Fashion Revolution releases a yearly Fashion Transparency Index listing data from the top 200 global fashion brands regarding how much they disclose about their business. A higher score means a more transparent brand in regards to where their garments are made, their ecological footprint, social responsibility, gender equality and payment of living wages.

Working in the fashion industry, I think about this often, and it’s something I’ve struggled with. Keeping up with trends is part of my job and marketing those trends is my job. Balancing this alongside my desire to be as sustainable, eco-conscious and ethical as possible has proven to be a dilemma. Or rather, it was a dilemma. 

Finding sustainable alternatives is no longer a concern. There is an abundance of secondhand shops – curated and thrift – in Montreal. There’s a Salvation Army on Notre-Dame St. W., in downtown Montreal, with over seven racks of exclusively denim items. For a more curated selection, there are three Empire Exchange locations in Mile End, where I’ve found my fair share of designer items (Yves Saint Laurent denim shorts, anyone?).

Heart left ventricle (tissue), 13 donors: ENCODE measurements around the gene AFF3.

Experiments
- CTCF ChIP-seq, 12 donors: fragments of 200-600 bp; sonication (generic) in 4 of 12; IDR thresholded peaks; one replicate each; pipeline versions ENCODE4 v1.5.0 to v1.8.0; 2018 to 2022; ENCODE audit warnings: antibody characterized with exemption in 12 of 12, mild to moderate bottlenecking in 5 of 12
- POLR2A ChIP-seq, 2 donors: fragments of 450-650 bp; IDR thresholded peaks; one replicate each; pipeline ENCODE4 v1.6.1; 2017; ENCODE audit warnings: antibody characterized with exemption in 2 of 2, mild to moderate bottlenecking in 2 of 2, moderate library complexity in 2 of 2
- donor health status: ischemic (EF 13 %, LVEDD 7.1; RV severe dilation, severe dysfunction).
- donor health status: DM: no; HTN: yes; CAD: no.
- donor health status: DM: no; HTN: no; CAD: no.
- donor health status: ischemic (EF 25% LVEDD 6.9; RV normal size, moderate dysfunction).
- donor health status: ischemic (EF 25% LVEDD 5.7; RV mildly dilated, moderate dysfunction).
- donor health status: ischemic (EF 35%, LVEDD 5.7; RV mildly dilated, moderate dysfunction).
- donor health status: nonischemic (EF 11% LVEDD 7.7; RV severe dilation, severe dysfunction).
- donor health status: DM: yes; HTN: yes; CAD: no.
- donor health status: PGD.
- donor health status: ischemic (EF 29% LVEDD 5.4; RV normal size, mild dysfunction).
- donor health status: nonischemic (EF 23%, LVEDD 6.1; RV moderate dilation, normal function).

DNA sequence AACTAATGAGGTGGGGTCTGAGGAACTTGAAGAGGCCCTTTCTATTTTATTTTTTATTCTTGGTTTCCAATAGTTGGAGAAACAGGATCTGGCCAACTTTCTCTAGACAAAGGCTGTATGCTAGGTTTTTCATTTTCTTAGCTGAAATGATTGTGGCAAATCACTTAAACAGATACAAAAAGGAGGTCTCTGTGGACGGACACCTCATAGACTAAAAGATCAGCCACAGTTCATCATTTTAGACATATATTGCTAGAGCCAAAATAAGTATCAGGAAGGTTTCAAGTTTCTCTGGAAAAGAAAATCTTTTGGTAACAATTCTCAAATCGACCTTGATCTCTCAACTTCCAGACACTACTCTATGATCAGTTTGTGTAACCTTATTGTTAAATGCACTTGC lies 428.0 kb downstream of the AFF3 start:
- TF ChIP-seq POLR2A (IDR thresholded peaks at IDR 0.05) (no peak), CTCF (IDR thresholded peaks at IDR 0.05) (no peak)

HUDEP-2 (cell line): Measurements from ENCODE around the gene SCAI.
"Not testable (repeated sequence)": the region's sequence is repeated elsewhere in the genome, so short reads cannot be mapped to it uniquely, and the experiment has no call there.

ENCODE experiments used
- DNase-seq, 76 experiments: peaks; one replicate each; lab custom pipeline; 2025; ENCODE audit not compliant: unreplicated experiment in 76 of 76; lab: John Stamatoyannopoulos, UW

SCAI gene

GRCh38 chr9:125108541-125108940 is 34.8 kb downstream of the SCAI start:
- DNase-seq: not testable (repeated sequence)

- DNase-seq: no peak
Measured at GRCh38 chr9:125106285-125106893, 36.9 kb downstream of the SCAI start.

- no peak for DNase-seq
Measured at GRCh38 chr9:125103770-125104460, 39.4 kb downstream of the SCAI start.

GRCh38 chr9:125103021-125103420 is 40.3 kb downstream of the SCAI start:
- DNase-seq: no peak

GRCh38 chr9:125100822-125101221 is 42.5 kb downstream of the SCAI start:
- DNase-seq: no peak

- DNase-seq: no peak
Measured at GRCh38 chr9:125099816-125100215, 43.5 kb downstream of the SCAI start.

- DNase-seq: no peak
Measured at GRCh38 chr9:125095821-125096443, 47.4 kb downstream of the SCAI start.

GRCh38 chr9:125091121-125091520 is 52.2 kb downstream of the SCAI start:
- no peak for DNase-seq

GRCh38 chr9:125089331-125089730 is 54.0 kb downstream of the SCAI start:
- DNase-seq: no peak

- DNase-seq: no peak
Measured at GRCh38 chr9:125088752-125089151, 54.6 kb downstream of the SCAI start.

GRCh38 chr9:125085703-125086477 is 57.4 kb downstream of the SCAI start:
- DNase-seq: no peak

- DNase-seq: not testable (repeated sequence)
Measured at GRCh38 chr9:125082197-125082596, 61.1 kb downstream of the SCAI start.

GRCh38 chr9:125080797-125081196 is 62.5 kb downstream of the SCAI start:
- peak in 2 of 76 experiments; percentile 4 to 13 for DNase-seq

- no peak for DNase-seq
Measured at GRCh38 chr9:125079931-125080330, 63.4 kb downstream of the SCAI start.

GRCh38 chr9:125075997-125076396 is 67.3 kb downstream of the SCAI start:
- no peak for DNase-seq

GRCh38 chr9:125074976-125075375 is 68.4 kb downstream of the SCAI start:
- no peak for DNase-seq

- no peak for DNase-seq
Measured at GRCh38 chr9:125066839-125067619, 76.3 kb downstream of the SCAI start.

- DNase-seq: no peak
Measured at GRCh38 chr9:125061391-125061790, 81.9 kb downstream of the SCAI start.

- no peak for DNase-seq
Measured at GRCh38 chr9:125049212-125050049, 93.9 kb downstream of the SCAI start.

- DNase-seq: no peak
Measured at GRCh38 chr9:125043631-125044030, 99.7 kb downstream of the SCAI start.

When following trends, I felt blocked. My closet was full, yet I always seemed to have nothing to wear. I easily got bored and resorted to buying more and more. Not to mention, there was the constant guilt of not knowing who was making my clothes, but knowing they couldn’t afford decent living conditions. Having studied the supply chain in fashion school, I felt in part responsible; I had all this knowledge about fast fashion’s ramifications and wasn’t doing anything about it.